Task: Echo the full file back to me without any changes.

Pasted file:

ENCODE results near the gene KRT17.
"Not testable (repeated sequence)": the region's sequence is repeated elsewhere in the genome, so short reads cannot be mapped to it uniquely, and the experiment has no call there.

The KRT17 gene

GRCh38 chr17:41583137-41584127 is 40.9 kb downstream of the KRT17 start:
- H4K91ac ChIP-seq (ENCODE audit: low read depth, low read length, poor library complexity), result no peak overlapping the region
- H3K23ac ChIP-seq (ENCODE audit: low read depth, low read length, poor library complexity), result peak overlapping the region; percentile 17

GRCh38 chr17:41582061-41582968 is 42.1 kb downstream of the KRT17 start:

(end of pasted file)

ENCODE results near the gene KRT17.
"Not testable (repeated sequence)": the region's sequence is repeated elsewhere in the genome, so short reads cannot be mapped to it uniquely, and the experiment has no call there.

The KRT17 gene

GRCh38 chr17:41583137-41584127 is 40.9 kb downstream of the KRT17 start:
- H4K91ac ChIP-seq (ENCODE audit: low read depth, low read length, poor library complexity), result no peak overlapping the region
- H3K23ac ChIP-seq (ENCODE audit: low read depth, low read length, poor library complexity), result peak overlapping the region; percentile 17

GRCh38 chr17:41582061-41582968 is 42.1 kb downstream of the KRT17 start: